Most of the commercially important bamboo species belong to the first category i.e. those, which flower periodically in gregarious manner. They grow for decades and reproduce vegetatively and at the end of a definite period flowering starts synchronously in all the daughter clumps originated from one parent clump even if they are widely separated geographically. Patches of such geographically separated bamboo forests which have same parental origin (may be several generations earlier) are called 'cohorts'. In majority of the bamboo species, the flowered bamboo clumps die after seed setting. Gregarious flowering generally progresses from one end of forest to the other in waves. In a period of 2 to 3 years, the entire forest area would have flowered and all the bamboo clumps would be dead.
The majority of bamboo species flower after long intervals and require careful management for its proper regeneration e.g. Melocanna baccifera (Muli Bamboo) is estimated to flower every 44-46 years. The last recorded gregarious flowering of Muli bamboo in parts of North Eastern region was in the year 1958-59.
The exact physiological mechanism of bamboo flowering is yet not known precisely. Different evolutionary hypothesis are put forward to explain bamboo flowering. They are (i) Parental competition hypothesis - Bamboos form extensive continuous stands with very little canopy gaps. When flowering and seeding occurs competition from parent clumps will be very high for development of seedling. Hence the evolutionary trend is the death of parent clumps giving space to the offspring. (ii) Consumer satiation hypothesis - very large numbers of seed predators are reported for bamboos and this hypothesis suggests that bamboo produces large quantity of seeds, storage of food reserves takes long time. (iii) Climatic periodicity hypothesis- Bamboo flowering is associated with climatic factors like drought. All these hypotheses remain controversial. But it is a fact that there is a periodicity for flowering that is species specific.
Threat & Opportunities
- Abundant production of seed leads to explosion of rodent population, which after exhausting the available bamboo seeds turns to grains in the agricultural fields and storage. It has been reported that the rodent menace has often created famine situation in the vicinity of the gregarious flowering area, which further has led to socio-economic unrest and law and order problems in certain regions. Creation of Mizo National Front (MNF) in sixties is often cited as case in pointing.
- Death of bamboo culms after the flowering leaves huge amount of inflammable biomass, which becomes a serious fire hazard.
- The huge quantity of dead and decaying biomass in forests becomes a potential source of forest pests and diseases, which may adversely affect the forest crops and public health in the area.
- Production and Utilization of large quantity of bamboo
- Raising bamboo plantations of the suitable species on the clear felled areas
- Availability of seeds in abundant quantity
- Employment generation
Flowering of Muli bamboo in West Khasi Hills
Views of flowering of Muli bamboo in isolated patches in Garo Hills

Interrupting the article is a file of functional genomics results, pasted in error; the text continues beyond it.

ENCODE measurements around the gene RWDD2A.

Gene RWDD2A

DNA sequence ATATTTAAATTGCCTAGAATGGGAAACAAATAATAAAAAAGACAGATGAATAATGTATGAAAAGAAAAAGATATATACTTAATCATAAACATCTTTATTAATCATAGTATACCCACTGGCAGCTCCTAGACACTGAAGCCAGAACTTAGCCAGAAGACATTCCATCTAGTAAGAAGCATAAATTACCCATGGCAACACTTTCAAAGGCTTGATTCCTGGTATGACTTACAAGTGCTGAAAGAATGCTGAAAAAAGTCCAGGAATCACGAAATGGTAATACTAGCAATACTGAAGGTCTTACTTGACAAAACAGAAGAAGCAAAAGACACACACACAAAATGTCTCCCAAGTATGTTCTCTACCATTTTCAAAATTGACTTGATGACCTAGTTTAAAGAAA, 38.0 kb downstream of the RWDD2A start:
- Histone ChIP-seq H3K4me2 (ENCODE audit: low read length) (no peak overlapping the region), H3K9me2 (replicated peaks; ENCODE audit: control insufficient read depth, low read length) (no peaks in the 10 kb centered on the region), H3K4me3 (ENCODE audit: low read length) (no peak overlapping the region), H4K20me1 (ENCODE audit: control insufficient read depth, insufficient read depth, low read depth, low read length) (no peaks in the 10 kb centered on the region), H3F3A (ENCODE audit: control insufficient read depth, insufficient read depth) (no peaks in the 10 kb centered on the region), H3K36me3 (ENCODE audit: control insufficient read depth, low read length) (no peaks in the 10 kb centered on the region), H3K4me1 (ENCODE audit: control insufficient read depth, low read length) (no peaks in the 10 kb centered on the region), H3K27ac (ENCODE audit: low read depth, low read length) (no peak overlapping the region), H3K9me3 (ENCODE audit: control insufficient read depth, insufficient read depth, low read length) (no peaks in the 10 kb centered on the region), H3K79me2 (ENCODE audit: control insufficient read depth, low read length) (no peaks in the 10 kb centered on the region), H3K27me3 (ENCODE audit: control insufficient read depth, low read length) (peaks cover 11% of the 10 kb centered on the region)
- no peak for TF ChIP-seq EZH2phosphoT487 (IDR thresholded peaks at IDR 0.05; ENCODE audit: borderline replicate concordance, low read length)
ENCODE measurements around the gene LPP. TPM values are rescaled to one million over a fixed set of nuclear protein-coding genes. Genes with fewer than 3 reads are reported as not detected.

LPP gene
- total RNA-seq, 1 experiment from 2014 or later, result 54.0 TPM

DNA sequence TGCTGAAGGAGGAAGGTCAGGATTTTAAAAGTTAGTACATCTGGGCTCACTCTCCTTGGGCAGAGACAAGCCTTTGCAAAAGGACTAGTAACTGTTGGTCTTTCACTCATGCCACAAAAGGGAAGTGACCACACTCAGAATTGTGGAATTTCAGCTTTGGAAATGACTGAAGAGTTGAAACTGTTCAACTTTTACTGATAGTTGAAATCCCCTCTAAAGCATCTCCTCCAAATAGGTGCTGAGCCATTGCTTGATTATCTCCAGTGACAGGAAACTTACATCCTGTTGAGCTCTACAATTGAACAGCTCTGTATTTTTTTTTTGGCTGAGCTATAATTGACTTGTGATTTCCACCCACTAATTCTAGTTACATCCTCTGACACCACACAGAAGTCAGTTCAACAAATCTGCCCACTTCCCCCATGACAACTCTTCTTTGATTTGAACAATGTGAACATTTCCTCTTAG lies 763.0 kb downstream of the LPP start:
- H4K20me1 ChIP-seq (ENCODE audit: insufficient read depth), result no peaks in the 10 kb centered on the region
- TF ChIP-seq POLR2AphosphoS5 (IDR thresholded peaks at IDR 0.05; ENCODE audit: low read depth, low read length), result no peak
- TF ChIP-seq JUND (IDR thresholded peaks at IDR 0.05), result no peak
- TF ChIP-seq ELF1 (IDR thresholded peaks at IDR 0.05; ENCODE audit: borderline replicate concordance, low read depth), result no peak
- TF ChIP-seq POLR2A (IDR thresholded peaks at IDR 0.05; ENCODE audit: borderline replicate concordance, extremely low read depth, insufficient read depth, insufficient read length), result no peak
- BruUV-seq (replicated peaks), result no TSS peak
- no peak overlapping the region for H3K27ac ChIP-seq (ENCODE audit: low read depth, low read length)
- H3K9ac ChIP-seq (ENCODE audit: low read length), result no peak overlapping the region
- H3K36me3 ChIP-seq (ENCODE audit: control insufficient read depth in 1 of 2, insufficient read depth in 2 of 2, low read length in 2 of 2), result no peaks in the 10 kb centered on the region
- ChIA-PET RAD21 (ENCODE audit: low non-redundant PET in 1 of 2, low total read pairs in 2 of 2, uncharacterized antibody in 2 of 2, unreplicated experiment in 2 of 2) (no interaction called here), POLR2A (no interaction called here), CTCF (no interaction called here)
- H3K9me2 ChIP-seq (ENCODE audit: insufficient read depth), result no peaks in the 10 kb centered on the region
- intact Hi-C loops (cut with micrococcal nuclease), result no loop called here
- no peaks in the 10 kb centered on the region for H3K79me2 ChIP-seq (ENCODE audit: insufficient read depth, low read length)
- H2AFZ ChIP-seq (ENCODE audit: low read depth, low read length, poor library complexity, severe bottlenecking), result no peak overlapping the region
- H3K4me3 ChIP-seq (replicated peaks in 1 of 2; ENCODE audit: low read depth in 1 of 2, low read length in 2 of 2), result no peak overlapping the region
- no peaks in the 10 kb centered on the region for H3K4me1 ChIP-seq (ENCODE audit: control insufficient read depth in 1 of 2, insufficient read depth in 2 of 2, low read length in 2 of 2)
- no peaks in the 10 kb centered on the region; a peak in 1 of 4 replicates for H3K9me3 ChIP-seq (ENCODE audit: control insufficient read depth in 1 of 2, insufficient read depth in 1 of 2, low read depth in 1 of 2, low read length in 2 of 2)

Action Plan for Management of Gregarious Flowering of Muli Bamboo
Mitigate or minimize hazards associated with the gregarious bamboo flowering viz explosion in rodents' population and famine, fire, pests and diseases
- Extract and utilize maximum quantity of Muli bamboo before it perishes
- Regeneration of the affected areas by suitable species of bamboo
- Create suitable environment for people's involvement in bamboo based enterprise to enhance their income generating capacity and create employment opportunities
- Resource Mapping and Inventory
- Mass awareness about bamboo flowering and its consequences
- Extraction of Muli bamboo from the forests
- Bamboo Plantation
Extraction of Muli Bamboo
- Extent of forests under Muli bamboo in the State is approximately 400 sq km. Accessible forests out of this at present may be only 25% of the area. It is proposed that by constructing temporary roads ('kuchcha' roads) another 25% area can be made accessible
- Extraction of about 90% growing stock of Muli bamboo from the above 200 sq km forest area is proposed to be undertaken
- 271,800.0 tonnes of bamboo to be harvested
- Awareness Campaign
- Rodent Control
- Infrastructure - Construction of 'kuchcha' roads, Creation of Transit Depots, Creation of Main Depots
- Extraction - Felling, cleaning and bundling, Shoulder haulage up to the transit depot, Transportation from transit depots to the main depots by trucks, Stacking, storage and protection in the main depots
- Bamboo Plantation - over an area of 4000 ha
- Planting Stock - seed origin, vegetative methods, tissue culture
- Resource Assessment
Aptions for Disposal / Utilization
- sale to paper mills and other bamboo based factories through M.O.Us
- sale by auction
- setting up make-shift units for value addition like chipping, pulping or sliver making
- charcoal conversion
Under the collaboration with N.M.B.A., trial for bamboo based charcoal production has been undertaken for which battery of kilns was erected.
|7||Bambusa glauscescens* = Bambusa nana|
|18||Cephalostachyum griffithiana = Arundinaria griffithiana|
|19||Cephalostachyum hookeriana = Arundinaria polystachys|
|20||Cephalostachyum khasiana = Arundinaria khasiana|
|21||Cephalostachyum polystachya = Arundinaria polystachya|
|27||Dinochloa compactiflora = Melocalamus compacitiflorus|
|30||Melocanna baccifera = Melocanna bambusoides|
|38||Thamnocalamus prainii = Arundinaria prainii|